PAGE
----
Venlafaxine is a selective serotonin reuptake inhibitor (SSRI) drug. These drugs increase chemicals in your brain that are responsible for your mood, feelings, and overall happiness. These same chemicals are also involved in your sleeping and eating habits.

Much like other medicines, Venlafaxine can cause side effects, such as nausea or an upset stomach. However, compared to other antidepressants, the side effects of Venlafaxine are few.


Fluoxetine is an SSRI drug that treats different mental health issues, such as anxiety and depression. But did you know that healthcare providers use this same medication to treat your narcolepsy symptoms? It’s true! It seems to offer a lot of benefits for treating your sudden loss of muscle movement.

SSRI drugs cause side effects that are similar and a bit different from stimulants. The similarities are that it can cause headaches, nausea, insomnia, and weight loss. But, it can cause other side effects. Movement disorders are a possible side effect. Also, fluoxetine can affect your sexual behaviors and performance. It can also cause violent or aggressive behaviors in some people.


Citalopram is another drug that your provider may give you to treat your loss of muscle tone. It’s a tricyclic drug. Tricyclic antidepressants are different from SSRIs because they balance the chemicals in your brain. They do this in two ways. First, they increase the amount of sleep and stress regulating chemicals in your brain. Next, they decrease those chemicals that cause movement. We don’t know how this drug works. But we think it affects the chemical responsible for motor movements.

Citalopram isn’t used as often as other medicines, like Fluoxetine. But it isn’t because it’s ineffective. Citalopram is just as effective, if not more effective. Citalopram also has fewer side effects than other SSRI drugs. And the side effects are mild and seem to happen as your body adjusts to the new medicine. 

Non-Pharmaceutical Options

Healthcare providers don’t recommend that you use these treatment options alone because they’re not the most effective at treating your narcolepsy symptoms. But, you can use them along with your medications.


Regular napping can help normalize your sleep habits. Taking short, scheduled naps each day can relieve you of your sleepiness after waking and help with excessive daytime sleepiness. Your naps don’t have to be too long. Short naps of just 30-minutes are enough to manage your drowsiness.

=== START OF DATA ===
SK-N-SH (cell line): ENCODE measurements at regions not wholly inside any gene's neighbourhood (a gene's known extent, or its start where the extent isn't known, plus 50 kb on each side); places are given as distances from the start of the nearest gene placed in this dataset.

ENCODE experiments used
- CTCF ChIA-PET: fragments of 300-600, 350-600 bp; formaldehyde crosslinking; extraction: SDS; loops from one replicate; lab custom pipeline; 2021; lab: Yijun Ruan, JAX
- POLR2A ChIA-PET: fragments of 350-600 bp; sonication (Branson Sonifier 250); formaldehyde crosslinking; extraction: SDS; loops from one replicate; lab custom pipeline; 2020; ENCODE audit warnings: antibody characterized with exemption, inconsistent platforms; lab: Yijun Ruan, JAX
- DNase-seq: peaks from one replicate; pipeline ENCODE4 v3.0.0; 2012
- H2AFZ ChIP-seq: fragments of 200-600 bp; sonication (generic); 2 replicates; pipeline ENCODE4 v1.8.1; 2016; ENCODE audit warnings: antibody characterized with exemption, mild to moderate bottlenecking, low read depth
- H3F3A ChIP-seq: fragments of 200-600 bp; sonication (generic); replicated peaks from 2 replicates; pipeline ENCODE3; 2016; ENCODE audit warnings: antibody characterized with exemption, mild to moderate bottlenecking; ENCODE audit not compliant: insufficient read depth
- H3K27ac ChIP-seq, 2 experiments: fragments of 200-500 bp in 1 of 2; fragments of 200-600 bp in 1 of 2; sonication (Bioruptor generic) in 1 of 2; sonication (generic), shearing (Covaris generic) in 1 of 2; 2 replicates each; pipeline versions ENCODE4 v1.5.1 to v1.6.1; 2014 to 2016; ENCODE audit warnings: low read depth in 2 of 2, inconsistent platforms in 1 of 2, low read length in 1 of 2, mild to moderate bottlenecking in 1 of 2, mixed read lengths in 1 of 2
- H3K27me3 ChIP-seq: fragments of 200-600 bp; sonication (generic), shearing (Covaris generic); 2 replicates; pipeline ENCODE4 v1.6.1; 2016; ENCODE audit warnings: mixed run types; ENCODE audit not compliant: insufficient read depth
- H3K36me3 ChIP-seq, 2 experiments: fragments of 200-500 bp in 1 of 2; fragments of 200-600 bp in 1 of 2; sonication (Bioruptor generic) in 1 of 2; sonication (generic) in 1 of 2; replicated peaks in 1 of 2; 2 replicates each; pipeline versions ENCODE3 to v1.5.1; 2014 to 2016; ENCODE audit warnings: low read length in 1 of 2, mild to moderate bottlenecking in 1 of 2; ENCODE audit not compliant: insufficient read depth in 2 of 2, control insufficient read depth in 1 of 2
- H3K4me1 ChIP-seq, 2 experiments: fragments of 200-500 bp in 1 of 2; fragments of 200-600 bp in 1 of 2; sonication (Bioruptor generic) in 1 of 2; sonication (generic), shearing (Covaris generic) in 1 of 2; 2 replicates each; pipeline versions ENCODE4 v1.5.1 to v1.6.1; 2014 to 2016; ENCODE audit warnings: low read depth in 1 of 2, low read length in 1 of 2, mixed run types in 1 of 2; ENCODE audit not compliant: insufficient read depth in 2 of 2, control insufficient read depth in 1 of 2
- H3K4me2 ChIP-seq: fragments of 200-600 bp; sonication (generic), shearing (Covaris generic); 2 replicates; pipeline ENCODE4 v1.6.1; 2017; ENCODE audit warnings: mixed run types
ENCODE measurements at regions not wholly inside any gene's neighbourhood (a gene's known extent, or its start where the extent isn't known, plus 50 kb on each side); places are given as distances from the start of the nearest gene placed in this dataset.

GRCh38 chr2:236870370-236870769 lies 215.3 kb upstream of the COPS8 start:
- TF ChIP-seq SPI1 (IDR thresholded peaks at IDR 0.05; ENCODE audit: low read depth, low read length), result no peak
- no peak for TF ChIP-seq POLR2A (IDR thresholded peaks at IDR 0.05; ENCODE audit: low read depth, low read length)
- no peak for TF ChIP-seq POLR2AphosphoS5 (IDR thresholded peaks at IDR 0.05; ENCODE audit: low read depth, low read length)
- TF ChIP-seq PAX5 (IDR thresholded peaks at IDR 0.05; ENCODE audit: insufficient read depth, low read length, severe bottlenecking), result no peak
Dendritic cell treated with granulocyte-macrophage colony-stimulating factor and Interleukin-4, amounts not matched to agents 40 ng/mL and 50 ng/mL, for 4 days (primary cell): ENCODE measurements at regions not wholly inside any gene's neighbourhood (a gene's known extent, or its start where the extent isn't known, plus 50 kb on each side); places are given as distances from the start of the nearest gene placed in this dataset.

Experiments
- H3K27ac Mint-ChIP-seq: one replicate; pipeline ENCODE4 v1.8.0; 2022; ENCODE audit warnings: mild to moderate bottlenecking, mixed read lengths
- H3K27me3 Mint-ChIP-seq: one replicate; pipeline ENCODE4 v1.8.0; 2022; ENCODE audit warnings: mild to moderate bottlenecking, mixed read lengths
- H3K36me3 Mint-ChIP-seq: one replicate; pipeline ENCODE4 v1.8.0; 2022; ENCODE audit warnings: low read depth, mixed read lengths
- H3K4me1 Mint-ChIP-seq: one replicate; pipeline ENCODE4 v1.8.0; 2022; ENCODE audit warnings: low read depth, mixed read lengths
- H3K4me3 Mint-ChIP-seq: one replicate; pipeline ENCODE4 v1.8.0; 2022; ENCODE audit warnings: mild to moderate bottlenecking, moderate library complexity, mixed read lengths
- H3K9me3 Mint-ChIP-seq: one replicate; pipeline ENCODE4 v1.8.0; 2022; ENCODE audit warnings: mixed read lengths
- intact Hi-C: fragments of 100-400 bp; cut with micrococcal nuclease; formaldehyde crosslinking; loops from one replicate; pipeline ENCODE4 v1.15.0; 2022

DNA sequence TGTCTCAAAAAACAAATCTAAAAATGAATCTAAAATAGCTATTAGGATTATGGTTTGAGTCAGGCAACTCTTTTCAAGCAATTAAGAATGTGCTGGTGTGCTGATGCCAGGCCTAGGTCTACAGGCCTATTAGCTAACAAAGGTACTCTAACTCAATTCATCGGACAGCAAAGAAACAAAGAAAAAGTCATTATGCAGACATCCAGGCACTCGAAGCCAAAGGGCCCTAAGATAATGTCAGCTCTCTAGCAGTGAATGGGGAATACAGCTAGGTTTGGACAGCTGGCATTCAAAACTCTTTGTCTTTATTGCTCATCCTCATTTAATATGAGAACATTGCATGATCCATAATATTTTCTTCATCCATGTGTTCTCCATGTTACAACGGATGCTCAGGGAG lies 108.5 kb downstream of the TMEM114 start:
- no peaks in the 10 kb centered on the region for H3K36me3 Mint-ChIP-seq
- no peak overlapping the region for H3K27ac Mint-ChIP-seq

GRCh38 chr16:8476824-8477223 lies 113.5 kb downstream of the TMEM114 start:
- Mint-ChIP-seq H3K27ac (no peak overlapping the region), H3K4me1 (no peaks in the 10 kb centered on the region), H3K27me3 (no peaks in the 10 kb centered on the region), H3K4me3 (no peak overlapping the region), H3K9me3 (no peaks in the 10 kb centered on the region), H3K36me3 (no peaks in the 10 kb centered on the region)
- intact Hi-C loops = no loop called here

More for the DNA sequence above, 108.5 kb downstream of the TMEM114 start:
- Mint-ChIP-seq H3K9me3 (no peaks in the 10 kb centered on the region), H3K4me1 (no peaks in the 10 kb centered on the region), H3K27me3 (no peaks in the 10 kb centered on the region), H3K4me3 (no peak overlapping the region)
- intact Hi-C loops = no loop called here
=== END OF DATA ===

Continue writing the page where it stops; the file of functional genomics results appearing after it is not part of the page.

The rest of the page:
Naps sound like the solution to your sleep disturbances, but they may not be your best option. Scheduled naps can have negative effects on your social and professional life. Consider your ability to nap frequently throughout your work or school day. It seems practically impossible to do while working full-time or juggling other responsibilities.

Diet Changes

Would you believe that diets, like low-carb, high-protein diets, can help treat your narcolepsy symptoms? There isn’t a lot of research on why they help. But, we believe that it has something to do with the fact that narcolepsy puts you at risk for being overweight or obese. We think that people with higher BMIs have lower energy levels, contributing to sleep disturbances. The solution is to eat a diet that would increase your energy.

Carbs are the source of our body’s fuel. But only some carbs give our bodies the energy we need. The same is also true for protein. Our bodies break down carbs easier than protein. But all carbs aren’t good. 

Adjusting your diet may not do much for treating your narcolepsy symptoms. But, it would help those of you carrying excess weight. Changing your diet will help you lose weight, lower your BMI, and lower your risk of other health issues.

Manage Your Stress

Stress is normal. But too much of it is not good. It’s not good for our mental or emotional health. And it’s also not good for your sleep. Have you noticed that you have trouble falling asleep when you’re stressed? It’s no coincidence; stress affects our sleep

Manage your stress levels with

  • Regular exercise
  • Deep breathing
  • Therapy
  • Yoga and meditation

Managing your stress levels doesn’t make your narcolepsy go away. And it may not do much for the physical effects of narcolepsy. But, it may help to regulate your sleep habits when with other treatments.